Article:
In Ireland the universities established the Irish Universities Quality Board, to which the governing authorities of all the institutions have ceded certain tasks for maintaining a framework of quality assurance and improvement. It has had an important role in developing and sustaining a framework of regular and public reports for each university and for academic units and programmes.

I propose to look again in a future post at the success of the Irish model, but it seems to me that a question we must ask initially is the key one: what actually constitutes ‘quality’ in a university, and if you want to measure it, what do you measure and how? These questions appear simple enough, but are in fact extremely complex. The British experience may be instructive, as a good deal of what was done initially to introduce quality assurance mechanisms may have been less than ideal; in Ireland we have an opportunity to learn from that.

So in my next post on this blog, I propose to attempt an answer to the question of what constitutes quality. Then after that, I shall look briefly at how our initiative with the IUQB has worked.

In the meantime, I would welcome comments.

In search of public service

October 8, 2008

Yesterday I had to sit for a while in a government office waiting service so that I could get a particular document. These days I would normally do such things online or over the phone or by post, but yesterday I knew I was going to be in the vicinity anyway with some time on my hands. So I walked in, took the ticket that would give me a number and my place in the queue, and sat down to wait. I thought I really had plenty of time, but after a few minutes it became clear to me that the hour or so that I had would almost certainly not be enough.

In this particular office there were eight counters, with the officials sitting behind a glass partition. Or rather, four officials were sitting there, the other counters were empty. Having not much else to do, I observed them a little, and found that two of them were going through the motions of assisting the members of the public who came up to them, but without any human interaction such as a smile or an apparently friendly word. The third did what she needed to do, but between clients would take a little break, polishing her nails or doing something similar. The fourth was visibly engaged, and she was friendly and supportive and did her job quickly, moving immediately to call the next person as soon as she was ready. And all the while other officials drifted around behind the counters, sometimes talking to the staff at the counters in what looked like social chit chat.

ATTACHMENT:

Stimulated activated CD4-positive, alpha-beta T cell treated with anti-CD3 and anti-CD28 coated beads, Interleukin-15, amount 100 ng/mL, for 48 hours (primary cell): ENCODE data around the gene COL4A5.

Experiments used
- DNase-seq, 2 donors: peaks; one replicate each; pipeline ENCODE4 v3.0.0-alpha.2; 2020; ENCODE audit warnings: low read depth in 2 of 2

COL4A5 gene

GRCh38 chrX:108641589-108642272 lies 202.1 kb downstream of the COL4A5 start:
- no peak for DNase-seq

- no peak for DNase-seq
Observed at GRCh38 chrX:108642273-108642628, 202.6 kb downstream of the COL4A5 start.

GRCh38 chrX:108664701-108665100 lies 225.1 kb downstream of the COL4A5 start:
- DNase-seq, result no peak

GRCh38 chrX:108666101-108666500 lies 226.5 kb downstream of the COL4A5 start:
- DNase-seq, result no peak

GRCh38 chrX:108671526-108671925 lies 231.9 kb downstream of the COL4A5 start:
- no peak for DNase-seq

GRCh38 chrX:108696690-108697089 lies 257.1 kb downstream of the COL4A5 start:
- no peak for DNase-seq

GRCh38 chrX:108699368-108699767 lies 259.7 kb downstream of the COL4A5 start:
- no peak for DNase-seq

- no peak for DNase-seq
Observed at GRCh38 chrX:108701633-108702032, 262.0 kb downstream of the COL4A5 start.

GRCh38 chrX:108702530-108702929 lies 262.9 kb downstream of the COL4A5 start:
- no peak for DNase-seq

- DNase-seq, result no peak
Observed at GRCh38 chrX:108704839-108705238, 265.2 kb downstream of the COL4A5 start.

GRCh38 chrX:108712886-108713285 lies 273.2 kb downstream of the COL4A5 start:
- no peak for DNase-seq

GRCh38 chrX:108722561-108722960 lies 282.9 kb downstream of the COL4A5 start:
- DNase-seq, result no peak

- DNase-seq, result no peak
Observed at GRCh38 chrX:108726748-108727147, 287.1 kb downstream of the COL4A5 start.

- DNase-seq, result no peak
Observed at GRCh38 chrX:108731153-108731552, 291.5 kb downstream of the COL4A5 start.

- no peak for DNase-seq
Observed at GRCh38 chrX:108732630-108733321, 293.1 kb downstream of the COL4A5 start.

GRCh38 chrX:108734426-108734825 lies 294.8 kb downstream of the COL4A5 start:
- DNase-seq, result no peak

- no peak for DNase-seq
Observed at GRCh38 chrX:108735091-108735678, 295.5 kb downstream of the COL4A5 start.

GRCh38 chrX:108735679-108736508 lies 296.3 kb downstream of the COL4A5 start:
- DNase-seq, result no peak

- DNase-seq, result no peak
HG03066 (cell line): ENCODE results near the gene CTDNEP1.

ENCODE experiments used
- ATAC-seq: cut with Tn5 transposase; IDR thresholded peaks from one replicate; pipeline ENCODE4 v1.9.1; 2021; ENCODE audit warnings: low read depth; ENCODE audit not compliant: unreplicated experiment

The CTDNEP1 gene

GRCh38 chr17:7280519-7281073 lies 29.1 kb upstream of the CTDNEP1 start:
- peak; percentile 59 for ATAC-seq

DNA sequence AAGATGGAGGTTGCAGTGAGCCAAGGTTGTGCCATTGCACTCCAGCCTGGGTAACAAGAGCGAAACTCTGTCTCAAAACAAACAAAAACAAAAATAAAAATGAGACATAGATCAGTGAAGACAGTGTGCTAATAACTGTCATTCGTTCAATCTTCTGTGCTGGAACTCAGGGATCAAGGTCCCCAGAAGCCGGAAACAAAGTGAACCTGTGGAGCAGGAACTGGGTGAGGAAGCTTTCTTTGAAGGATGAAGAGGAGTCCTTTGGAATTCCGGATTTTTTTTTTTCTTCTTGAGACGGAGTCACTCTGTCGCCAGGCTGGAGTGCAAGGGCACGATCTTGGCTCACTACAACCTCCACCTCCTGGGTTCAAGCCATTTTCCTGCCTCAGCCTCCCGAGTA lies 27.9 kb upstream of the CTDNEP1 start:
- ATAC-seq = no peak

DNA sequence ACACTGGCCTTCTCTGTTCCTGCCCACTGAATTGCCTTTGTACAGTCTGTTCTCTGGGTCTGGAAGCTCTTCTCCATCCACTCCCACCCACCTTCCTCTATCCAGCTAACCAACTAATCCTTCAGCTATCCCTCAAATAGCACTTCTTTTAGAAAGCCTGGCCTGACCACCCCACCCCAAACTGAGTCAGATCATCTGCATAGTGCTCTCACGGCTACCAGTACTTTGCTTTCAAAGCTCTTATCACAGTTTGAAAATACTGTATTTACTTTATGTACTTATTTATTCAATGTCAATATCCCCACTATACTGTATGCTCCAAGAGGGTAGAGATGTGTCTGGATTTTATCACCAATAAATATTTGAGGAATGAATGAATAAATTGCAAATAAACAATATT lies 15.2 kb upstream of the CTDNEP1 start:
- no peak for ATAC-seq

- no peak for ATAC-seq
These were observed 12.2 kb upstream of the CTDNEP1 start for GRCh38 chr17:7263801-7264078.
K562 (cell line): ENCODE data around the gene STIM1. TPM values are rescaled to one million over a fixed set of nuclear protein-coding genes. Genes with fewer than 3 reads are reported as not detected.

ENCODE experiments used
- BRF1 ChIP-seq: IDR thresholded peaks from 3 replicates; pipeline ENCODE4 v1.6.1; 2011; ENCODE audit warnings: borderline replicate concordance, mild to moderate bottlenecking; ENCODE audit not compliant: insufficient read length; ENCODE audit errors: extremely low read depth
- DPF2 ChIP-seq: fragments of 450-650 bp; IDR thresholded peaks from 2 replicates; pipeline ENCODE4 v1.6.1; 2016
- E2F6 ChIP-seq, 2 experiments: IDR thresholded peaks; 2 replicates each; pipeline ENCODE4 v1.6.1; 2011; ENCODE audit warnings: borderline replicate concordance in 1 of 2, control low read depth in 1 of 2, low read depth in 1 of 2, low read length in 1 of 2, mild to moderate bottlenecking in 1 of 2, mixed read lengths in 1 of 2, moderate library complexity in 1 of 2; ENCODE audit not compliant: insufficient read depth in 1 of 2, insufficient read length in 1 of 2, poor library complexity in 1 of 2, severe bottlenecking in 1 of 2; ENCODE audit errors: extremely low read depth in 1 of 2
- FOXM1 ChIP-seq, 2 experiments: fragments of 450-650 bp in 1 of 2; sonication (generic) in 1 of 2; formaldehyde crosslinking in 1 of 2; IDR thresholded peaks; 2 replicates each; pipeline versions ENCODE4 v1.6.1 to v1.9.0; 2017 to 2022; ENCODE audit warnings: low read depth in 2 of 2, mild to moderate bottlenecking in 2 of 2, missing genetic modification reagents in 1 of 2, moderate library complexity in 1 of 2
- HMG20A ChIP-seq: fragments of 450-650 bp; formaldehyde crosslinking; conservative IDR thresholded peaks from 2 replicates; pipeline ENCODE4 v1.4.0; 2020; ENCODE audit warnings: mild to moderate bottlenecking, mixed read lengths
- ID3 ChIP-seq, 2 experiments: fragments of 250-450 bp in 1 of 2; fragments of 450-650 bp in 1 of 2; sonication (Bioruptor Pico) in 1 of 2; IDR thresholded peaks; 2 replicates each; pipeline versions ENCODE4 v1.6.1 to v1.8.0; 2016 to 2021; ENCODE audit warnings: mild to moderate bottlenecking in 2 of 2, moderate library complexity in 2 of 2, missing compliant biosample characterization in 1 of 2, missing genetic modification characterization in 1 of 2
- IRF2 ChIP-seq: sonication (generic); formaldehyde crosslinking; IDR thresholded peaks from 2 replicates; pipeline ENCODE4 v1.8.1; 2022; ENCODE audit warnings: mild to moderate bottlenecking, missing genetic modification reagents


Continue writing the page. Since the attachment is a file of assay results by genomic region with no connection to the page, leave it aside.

Meanwhile the room was full of people, and most of them probably were members of various minority groups or immigrants or from a socio-economically disadvantaged background. People like me probably do not normally attend in person. Many of those present seemed unsure of themselves in asking for the particular service we were here for.

A decade or two ago the room would have been unpleasant. In fact, the room we were in was modern and reasonably bright and comfortable. But the atmosphere was one of officialdom, and there was a clear sense of supplicants seeking a favour, rather than citizens availing of a service.

It has occurred to me for some time that the ethos of the public service needs to change. There are of course many dedicated public servants with high levels of integrity. But on the whole we obscure the purpose of their work by placing them in organisational structures to which we give names typically ending in ‘Authority’, ‘Office’ or ‘Council’. Officials thus seem to be people in positions of commanding authority, not people with a mission to support or assist or serve. It’s not their fault, this is how we do it.

I think one good way forward is to rename a lot of public sector organisations, and call them ‘Service’ or maybe ‘Agency’, thereby removing somewhat the idea that they are in charge.

I shall return to the theme of the public service in a future post.